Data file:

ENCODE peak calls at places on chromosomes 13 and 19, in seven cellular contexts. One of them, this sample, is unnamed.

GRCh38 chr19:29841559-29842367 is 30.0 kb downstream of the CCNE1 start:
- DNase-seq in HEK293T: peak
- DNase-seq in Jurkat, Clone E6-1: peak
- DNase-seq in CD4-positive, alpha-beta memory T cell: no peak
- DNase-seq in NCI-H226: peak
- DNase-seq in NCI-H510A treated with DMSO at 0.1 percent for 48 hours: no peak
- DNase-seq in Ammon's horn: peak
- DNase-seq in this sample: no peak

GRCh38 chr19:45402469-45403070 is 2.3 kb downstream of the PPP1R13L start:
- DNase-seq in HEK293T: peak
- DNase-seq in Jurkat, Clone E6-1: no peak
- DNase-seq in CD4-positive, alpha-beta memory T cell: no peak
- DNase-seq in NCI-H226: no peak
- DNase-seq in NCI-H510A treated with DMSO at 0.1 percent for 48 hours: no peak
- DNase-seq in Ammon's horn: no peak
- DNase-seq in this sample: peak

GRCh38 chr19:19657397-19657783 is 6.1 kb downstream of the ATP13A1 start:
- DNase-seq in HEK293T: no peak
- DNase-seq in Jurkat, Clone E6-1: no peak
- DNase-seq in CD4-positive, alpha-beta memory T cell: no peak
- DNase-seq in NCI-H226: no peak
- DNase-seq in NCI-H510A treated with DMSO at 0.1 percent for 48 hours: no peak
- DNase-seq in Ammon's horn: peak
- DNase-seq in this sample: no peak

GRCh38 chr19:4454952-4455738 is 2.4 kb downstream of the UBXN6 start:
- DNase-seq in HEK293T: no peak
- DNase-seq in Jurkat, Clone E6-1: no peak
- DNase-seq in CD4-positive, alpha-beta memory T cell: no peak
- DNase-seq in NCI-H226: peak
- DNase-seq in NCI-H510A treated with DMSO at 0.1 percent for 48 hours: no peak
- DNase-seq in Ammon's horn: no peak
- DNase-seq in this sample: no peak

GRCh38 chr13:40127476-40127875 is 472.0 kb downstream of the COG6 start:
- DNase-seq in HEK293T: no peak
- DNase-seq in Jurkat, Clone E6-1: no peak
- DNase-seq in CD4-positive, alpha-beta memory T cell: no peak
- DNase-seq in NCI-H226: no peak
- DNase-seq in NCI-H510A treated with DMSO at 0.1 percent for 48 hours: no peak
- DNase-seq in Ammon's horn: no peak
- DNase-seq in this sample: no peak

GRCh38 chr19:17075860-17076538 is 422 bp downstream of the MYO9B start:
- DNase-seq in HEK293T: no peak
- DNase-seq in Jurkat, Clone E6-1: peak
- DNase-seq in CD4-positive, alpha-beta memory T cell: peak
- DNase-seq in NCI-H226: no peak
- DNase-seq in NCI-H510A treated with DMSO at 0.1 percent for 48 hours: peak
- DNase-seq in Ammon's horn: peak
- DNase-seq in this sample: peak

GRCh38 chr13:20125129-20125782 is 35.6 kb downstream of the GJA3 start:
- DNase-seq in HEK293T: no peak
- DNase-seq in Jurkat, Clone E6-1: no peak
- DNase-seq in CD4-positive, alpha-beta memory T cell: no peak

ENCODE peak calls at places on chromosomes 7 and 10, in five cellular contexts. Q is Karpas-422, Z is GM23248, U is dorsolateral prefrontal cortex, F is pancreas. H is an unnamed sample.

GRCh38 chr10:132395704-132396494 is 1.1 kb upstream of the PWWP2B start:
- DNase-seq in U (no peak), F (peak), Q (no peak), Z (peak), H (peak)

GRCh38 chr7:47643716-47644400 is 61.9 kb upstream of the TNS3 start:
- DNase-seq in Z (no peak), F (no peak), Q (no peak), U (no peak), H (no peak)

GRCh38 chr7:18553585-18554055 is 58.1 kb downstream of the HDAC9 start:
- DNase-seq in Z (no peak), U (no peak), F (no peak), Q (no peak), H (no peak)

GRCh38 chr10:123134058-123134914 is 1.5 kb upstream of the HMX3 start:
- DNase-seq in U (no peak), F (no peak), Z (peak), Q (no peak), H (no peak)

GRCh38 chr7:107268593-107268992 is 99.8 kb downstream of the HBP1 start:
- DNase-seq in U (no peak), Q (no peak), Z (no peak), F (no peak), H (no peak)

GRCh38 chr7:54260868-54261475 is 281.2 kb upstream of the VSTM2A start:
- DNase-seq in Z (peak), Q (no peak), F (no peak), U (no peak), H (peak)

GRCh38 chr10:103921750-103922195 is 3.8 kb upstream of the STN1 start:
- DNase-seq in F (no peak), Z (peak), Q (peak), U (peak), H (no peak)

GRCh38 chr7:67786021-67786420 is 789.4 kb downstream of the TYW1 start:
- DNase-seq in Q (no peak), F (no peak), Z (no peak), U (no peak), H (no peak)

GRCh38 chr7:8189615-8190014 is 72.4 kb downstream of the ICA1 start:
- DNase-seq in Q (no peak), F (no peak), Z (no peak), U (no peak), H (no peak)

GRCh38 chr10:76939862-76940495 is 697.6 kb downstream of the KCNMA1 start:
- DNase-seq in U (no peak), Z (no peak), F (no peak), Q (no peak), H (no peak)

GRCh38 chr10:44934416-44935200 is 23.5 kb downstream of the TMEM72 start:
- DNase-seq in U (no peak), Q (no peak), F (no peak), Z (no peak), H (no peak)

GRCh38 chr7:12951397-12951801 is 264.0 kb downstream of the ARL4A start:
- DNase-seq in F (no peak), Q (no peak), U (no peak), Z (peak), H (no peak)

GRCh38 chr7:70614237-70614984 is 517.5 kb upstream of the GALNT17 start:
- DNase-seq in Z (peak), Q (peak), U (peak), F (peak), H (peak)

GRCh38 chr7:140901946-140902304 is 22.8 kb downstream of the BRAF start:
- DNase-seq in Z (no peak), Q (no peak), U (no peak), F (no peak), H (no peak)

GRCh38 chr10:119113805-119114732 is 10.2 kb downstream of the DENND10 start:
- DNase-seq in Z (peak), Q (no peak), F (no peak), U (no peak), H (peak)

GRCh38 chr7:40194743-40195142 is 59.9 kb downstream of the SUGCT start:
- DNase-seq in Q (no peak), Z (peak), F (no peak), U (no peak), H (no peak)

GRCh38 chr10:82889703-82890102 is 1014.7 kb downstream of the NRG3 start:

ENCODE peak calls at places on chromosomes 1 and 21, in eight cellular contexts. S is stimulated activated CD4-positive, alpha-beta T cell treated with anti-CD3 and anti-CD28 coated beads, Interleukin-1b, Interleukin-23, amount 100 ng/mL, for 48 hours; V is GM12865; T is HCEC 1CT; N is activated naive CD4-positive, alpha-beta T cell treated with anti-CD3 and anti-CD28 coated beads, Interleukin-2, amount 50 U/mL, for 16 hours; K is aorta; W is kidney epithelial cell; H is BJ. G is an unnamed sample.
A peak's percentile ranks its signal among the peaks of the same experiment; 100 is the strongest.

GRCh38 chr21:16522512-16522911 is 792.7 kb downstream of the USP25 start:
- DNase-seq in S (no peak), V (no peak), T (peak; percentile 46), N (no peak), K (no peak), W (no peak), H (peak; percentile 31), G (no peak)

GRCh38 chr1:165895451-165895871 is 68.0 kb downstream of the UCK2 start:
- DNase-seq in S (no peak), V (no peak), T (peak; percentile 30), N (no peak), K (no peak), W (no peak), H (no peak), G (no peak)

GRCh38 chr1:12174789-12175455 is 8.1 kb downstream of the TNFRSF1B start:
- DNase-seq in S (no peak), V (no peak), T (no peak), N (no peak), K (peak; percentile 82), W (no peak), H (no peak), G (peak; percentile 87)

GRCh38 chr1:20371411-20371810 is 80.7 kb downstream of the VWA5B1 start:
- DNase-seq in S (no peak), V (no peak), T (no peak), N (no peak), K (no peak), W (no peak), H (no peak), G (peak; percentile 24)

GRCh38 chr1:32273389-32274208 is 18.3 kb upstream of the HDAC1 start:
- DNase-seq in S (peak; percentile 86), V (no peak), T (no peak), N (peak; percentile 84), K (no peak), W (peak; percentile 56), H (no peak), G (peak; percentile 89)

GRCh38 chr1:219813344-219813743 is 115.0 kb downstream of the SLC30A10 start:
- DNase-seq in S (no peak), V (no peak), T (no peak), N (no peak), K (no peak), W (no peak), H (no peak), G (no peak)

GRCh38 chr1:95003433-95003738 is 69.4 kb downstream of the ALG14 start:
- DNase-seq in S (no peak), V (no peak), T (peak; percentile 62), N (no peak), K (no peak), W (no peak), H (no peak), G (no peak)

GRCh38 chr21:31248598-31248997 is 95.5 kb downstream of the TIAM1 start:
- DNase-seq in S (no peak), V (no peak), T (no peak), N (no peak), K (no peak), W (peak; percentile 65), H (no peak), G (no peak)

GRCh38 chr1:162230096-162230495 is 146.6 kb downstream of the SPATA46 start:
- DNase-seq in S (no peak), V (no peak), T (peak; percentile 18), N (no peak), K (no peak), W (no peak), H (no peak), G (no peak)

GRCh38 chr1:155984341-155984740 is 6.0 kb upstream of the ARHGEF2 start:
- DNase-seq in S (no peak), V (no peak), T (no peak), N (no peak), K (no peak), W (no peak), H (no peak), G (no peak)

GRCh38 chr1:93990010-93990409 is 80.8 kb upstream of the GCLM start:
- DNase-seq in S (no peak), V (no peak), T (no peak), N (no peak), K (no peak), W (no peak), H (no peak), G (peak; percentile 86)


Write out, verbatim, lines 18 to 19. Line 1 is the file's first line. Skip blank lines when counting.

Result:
GRCh38 chr19:19657397-19657783 is 6.1 kb downstream of the ATP13A1 start:
- DNase-seq in HEK293T: no peak